Johnnie's is always inviting, but it frequently has a forbiddingly a long line, legendarily fierce countermen, and a delicious sandwich for your efforts.
When I was a youth, I taught mythology at a Midwestern college, and my guiding light was Joseph Campbell (the epic "Masks of God", "Hero with a Thousand Faces", and many others, including a long-ago PBS series with Bill Moyers). Carolyn and I did a workshop with Campbell at Loyola (he suggested I consider divinity school, which I didn't). I was and still am a believer in the validity of his theory of the monomyth, the journey of the archetypal hero who passes through certain universal, psychologically and spiritually powerful stages to achieve a reward. Jesus, Buddha, Odysseus, Beatrix Kiddo, they all follow an eternal pattern:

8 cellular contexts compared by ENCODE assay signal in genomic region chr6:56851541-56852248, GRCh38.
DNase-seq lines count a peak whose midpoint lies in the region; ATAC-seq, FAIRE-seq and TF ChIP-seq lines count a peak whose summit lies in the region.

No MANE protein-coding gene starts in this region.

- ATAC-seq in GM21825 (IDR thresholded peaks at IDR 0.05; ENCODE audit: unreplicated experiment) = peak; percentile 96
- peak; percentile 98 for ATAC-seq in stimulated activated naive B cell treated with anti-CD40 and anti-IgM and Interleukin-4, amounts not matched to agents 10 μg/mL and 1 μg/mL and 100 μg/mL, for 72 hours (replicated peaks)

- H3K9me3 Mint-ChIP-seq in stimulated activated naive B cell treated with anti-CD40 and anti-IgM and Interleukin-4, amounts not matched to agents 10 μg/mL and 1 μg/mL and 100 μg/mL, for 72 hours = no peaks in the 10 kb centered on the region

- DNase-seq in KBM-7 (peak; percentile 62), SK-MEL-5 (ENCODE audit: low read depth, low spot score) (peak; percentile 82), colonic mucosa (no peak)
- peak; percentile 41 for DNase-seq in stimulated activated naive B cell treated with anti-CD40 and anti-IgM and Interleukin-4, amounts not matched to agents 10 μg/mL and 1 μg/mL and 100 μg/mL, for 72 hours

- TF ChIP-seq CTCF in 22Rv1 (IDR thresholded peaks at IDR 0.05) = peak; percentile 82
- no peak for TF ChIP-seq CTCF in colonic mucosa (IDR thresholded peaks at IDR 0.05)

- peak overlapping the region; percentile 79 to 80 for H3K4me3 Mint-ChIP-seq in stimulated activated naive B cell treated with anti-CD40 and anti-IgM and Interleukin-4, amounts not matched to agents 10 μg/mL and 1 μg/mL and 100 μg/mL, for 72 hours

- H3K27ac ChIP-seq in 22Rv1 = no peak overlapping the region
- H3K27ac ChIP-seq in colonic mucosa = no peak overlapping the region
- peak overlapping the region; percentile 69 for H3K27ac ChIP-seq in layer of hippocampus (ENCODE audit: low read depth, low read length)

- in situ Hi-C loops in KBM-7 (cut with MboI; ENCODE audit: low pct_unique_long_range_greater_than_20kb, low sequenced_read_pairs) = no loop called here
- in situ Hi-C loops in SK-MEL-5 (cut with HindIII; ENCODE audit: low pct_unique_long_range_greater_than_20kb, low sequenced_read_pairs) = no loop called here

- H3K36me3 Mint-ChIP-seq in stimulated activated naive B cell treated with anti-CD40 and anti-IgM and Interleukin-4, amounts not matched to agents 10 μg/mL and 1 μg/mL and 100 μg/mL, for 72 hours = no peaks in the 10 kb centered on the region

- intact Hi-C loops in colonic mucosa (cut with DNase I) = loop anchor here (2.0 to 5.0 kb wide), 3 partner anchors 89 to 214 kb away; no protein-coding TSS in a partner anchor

1. Call to adventure
Campbell breaks it down into more steps (like 17), but basically that's it.
One of the reasons Johnnie's satisfies is that it compels us re-enact those epic steps every time we go there for an Italian beef sandwich. Driving by, you can't help but be tempted (call to adventure) by the warm yellow glow, always inviting. After you stop, you face a long line (journey), engage with the fierce counterman (the trial), and enjoy the reward (the beef, bro!).
With sandwich in hand, you feel like you've accomplished something – and you should! You've just repeated the monomythic pattern to become the latest member in the proud pantheon of heroes with a thousand faces.
And that makes your reward taste better.
Enjoy the sandwich, hero!